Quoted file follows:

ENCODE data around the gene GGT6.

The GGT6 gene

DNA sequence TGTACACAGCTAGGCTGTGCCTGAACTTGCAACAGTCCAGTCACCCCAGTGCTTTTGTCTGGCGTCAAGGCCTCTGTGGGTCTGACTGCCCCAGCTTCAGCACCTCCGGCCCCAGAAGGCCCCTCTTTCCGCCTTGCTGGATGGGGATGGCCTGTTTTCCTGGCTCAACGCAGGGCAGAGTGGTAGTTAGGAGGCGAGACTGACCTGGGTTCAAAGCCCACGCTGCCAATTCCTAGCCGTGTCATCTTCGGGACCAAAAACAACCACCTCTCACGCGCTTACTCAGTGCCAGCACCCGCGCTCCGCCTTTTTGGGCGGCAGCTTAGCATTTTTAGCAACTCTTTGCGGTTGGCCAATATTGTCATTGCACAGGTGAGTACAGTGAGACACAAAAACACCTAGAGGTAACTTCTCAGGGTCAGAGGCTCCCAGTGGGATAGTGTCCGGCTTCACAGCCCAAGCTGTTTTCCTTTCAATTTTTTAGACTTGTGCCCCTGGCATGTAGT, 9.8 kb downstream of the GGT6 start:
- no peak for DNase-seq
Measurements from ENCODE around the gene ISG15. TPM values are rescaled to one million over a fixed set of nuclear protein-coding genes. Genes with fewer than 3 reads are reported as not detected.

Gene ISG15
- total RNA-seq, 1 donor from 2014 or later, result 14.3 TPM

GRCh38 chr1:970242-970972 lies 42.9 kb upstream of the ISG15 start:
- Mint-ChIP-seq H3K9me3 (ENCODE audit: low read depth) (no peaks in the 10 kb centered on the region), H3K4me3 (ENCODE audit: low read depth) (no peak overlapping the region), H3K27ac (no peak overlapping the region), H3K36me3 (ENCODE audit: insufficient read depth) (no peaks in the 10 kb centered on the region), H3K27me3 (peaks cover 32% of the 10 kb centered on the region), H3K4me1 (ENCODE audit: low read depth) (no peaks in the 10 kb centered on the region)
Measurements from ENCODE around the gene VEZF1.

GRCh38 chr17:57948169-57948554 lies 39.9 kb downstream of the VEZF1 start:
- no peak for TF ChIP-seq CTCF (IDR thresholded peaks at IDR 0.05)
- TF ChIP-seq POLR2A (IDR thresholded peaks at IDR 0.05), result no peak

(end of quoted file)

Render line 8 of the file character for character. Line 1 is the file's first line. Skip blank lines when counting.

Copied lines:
GRCh38 chr1:970242-970972 lies 42.9 kb upstream of the ISG15 start: